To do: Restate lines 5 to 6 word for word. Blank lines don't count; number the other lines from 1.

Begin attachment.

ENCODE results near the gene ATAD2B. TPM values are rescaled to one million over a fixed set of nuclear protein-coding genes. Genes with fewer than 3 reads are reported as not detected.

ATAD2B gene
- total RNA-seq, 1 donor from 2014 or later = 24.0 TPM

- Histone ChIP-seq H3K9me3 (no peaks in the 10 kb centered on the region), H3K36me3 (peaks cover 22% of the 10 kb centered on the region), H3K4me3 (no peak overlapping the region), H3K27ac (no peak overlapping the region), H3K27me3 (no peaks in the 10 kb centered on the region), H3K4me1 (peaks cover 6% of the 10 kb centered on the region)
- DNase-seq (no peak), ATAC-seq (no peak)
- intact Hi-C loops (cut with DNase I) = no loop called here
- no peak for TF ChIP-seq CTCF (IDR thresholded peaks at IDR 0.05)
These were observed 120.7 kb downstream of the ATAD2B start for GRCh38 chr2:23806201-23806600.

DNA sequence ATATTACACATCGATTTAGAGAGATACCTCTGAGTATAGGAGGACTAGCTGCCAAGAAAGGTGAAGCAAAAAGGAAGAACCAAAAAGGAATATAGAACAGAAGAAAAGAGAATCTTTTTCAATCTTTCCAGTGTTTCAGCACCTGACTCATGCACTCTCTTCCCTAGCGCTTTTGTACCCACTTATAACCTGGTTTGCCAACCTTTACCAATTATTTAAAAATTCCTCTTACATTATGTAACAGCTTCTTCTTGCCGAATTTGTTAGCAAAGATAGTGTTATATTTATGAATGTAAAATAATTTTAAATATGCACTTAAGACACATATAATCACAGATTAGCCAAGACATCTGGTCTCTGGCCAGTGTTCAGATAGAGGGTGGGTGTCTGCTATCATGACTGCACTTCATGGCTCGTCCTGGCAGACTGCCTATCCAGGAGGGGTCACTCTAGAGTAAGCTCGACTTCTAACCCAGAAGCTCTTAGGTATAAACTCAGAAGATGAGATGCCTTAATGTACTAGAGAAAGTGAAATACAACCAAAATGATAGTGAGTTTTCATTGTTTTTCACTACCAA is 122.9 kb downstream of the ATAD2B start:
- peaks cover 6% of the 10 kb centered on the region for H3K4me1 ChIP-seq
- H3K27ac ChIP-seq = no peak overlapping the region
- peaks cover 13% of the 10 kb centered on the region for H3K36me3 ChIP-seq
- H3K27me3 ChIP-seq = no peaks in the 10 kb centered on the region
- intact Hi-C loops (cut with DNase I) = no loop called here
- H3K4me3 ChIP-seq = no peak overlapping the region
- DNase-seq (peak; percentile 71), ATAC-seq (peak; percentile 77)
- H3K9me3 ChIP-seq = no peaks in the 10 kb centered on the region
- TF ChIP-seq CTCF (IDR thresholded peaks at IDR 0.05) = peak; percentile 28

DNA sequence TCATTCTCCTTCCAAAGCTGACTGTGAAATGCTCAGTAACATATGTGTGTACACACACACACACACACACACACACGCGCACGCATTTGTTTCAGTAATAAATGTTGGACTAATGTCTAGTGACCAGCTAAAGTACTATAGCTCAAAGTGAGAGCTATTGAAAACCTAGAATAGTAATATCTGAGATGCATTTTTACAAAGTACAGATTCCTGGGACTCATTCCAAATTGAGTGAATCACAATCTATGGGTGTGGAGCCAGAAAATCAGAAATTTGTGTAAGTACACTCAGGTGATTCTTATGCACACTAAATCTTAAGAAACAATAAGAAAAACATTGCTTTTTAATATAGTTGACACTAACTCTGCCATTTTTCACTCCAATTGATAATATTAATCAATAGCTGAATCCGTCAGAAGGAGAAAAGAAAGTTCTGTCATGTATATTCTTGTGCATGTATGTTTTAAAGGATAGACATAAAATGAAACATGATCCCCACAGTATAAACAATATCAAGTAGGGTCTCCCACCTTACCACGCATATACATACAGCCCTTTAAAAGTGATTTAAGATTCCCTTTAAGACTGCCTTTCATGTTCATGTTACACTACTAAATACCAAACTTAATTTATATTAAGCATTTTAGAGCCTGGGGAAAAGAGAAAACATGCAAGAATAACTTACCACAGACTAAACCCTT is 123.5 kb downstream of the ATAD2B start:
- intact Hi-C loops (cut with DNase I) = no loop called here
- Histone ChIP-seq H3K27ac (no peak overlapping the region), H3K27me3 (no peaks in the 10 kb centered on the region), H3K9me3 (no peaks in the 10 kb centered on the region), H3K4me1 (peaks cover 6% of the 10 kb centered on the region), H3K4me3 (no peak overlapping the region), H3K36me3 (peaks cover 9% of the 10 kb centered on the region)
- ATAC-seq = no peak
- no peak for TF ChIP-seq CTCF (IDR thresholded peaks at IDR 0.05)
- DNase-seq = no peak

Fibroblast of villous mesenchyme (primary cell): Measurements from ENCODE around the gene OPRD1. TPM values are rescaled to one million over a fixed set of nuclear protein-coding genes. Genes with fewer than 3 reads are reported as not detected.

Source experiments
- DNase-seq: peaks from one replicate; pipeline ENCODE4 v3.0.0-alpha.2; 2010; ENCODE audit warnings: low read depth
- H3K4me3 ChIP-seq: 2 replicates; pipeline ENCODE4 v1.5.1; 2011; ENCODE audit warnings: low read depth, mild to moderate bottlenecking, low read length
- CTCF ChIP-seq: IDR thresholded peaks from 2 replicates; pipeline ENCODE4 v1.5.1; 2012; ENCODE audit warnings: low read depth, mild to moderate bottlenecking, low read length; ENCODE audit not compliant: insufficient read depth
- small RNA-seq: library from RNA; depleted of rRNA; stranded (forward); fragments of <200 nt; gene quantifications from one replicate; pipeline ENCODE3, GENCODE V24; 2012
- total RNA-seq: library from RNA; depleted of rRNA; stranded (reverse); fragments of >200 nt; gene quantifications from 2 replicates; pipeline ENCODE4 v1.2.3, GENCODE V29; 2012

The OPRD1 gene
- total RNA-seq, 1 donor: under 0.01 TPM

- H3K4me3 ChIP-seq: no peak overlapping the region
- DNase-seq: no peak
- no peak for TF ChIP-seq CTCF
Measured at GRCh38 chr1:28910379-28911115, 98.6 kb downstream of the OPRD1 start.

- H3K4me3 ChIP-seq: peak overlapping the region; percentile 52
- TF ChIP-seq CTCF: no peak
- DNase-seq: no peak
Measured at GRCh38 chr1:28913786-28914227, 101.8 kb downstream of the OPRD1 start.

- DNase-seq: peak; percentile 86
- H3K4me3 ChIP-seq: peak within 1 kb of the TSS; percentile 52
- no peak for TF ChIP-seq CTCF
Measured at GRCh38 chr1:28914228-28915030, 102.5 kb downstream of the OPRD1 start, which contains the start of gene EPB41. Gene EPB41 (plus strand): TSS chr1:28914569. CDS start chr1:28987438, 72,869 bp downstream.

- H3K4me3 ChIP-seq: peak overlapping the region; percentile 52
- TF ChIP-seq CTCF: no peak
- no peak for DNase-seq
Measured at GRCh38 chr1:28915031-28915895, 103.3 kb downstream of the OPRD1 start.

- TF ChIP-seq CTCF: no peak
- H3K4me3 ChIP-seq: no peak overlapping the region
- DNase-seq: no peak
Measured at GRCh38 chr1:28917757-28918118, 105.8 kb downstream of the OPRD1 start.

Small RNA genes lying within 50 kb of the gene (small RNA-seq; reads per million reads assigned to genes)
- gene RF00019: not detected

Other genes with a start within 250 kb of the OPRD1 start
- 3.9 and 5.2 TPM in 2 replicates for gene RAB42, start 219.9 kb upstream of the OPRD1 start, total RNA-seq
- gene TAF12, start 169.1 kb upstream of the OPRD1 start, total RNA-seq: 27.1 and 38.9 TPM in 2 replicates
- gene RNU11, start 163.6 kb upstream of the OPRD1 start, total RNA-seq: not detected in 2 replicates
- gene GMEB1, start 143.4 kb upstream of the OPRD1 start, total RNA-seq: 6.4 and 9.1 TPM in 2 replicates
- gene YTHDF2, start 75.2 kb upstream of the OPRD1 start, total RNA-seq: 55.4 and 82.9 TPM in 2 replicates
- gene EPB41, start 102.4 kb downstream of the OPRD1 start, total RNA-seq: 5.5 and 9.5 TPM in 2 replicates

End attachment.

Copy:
- DNase-seq (no peak), ATAC-seq (no peak)
- intact Hi-C loops (cut with DNase I) = no loop called here